By Jane Elliott
Health reporter, BBC News
Erin Boag with her former Strictly partner Austin Healey
Each week Strictly Come Dancing thrills millions with its celebrity glitz, sparkly dresses, cutting comments and nifty footwork.
Doctors now want to persuade armchair fans to learn a few moves themselves - to help protect their bones.
Fronted by Strictly dancer Erin Boag, a DVD endorsed by the International Osteoporosis Foundation hopes to use the ballroom dance moves to help protect against the bone thinning disease.
Boag worked with doctors to develop the easy-to-follow programme, based on the the waltz, quickstep and rumba.
By using dance, people could improve their joint mobility and flexibility while doing something fun, she said.
"None of the dance moves are too energetic, so the steps should be easy for patients to learn.
"These dances are beautiful and graceful with movements that should flow through the entire body."
Juliet Compston, professor of bone medicine at the University of Cambridge School of Medicine, who helped to oversee the routine, agreed dancing could be a tonic.
"The idea was to be more inspiring about exercise and make it more fun and the beauty of the video is that it can be done at every level," she said.
"Research has shown that, although you can't cure osteoporosis, you can help to prevent its progression.
"Exercise is one of the most important things that people with osteoporosis can do to help themselves and dancing is a fun, beneficial form of exercise.
Joyce Scarse has severe osteoporosis
"Dance exercises the entire body giving joints, muscles and, most importantly, bones a thorough workout.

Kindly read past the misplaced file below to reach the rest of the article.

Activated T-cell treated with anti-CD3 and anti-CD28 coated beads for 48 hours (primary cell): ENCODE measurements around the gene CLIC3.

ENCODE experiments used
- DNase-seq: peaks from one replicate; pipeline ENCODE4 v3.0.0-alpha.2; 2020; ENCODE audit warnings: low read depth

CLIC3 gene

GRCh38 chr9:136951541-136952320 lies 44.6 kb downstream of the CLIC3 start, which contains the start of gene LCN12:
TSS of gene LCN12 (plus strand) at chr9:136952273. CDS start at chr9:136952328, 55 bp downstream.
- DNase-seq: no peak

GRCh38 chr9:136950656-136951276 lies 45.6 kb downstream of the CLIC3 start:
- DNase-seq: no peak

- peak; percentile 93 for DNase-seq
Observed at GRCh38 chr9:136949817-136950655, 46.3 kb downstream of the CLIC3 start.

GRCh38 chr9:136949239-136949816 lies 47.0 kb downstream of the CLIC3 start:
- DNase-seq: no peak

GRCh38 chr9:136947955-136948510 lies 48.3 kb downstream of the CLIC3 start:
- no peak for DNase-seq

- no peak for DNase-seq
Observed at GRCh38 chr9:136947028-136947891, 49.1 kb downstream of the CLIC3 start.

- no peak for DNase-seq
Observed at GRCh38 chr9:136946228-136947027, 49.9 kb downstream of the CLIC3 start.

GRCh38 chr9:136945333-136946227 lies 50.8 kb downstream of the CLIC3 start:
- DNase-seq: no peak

"Many fractures follow a fall, but if you keep your muscle strength you are less likely to fall. And if you do fall you are better able to protect yourself."
Joyce Scarse, 75, from Newmarket, agreed. She has had osteoporosis for a decade and her spine is crumbling.
Her condition is so far advanced she is unable to exercise, but said the video should help prevent others becoming as incapacitated as her.
"I do watch Strictly and think this is a fun way to get people to exercise.
"The message we have to get across though is that weight bearing exercise is something you need to do early in life.
"Conventional exercise does not inspire people so hopefully this might."
Make sure you get enough calcium-rich foods like dairy foods, broccoli and dried apricots.
Weight-bearing exercise - like walking, dancing and running - helps you build stronger bones.
Eating a healthy, balanced diet helps you get all the nutrients you need for strong bones.
Rob Dawson, campaign officer for the National Osteoporosis Society, said they too were focusing on dance as a bone protector.
"We've been working with TV dance judge Craig Revel Horwood for the last two years to promote dance with great success and it's wonderful to see an international organisation using this fun form of exercise to promote bone health.
"Bone is a living tissue which reacts to increases in loads and forces by growing stronger.
"It does this all the time, so exercise will only increase bone strength if it increases the loading above normal levels.
"Weight-bearing exercise such as jogging can help maintain and increase bone density in the spine and hips, and arm loading exercises such as weight training can increase bone density in the wrist.
"Weight-bearing exercise means any exercise where you are supporting the weight of your own body."
The Improvement through Movement DVD is available free through GP practices.